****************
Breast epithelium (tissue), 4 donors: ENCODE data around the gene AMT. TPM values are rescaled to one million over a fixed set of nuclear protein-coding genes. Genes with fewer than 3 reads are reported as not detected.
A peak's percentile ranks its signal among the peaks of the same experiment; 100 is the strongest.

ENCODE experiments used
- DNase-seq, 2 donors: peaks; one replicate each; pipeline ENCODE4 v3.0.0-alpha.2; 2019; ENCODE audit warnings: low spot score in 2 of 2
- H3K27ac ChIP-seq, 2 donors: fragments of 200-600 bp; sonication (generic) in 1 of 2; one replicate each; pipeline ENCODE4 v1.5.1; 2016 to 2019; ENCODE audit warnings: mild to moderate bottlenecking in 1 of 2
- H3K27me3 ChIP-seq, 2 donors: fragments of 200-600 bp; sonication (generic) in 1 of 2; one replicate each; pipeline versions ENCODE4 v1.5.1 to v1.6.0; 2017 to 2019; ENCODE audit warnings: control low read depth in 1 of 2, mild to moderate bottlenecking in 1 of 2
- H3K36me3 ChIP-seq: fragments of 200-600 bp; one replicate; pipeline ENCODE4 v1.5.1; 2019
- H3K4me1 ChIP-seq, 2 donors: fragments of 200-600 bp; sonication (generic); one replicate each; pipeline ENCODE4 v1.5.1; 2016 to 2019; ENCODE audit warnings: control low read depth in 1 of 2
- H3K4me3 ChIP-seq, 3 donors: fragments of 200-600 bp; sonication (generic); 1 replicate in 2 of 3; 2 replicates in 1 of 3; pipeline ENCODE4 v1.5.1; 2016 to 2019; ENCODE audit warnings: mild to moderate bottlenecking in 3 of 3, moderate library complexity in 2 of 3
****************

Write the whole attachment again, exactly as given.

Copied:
Breast epithelium (tissue), 4 donors: ENCODE data around the gene AMT. TPM values are rescaled to one million over a fixed set of nuclear protein-coding genes. Genes with fewer than 3 reads are reported as not detected.
A peak's percentile ranks its signal among the peaks of the same experiment; 100 is the strongest.

ENCODE experiments used
- DNase-seq, 2 donors: peaks; one replicate each; pipeline ENCODE4 v3.0.0-alpha.2; 2019; ENCODE audit warnings: low spot score in 2 of 2
- H3K27ac ChIP-seq, 2 donors: fragments of 200-600 bp; sonication (generic) in 1 of 2; one replicate each; pipeline ENCODE4 v1.5.1; 2016 to 2019; ENCODE audit warnings: mild to moderate bottlenecking in 1 of 2
- H3K27me3 ChIP-seq, 2 donors: fragments of 200-600 bp; sonication (generic) in 1 of 2; one replicate each; pipeline versions ENCODE4 v1.5.1 to v1.6.0; 2017 to 2019; ENCODE audit warnings: control low read depth in 1 of 2, mild to moderate bottlenecking in 1 of 2
- H3K36me3 ChIP-seq: fragments of 200-600 bp; one replicate; pipeline ENCODE4 v1.5.1; 2019
- H3K4me1 ChIP-seq, 2 donors: fragments of 200-600 bp; sonication (generic); one replicate each; pipeline ENCODE4 v1.5.1; 2016 to 2019; ENCODE audit warnings: control low read depth in 1 of 2
- H3K4me3 ChIP-seq, 3 donors: fragments of 200-600 bp; sonication (generic); 1 replicate in 2 of 3; 2 replicates in 1 of 3; pipeline ENCODE4 v1.5.1; 2016 to 2019; ENCODE audit warnings: mild to moderate bottlenecking in 3 of 3, moderate library complexity in 2 of 3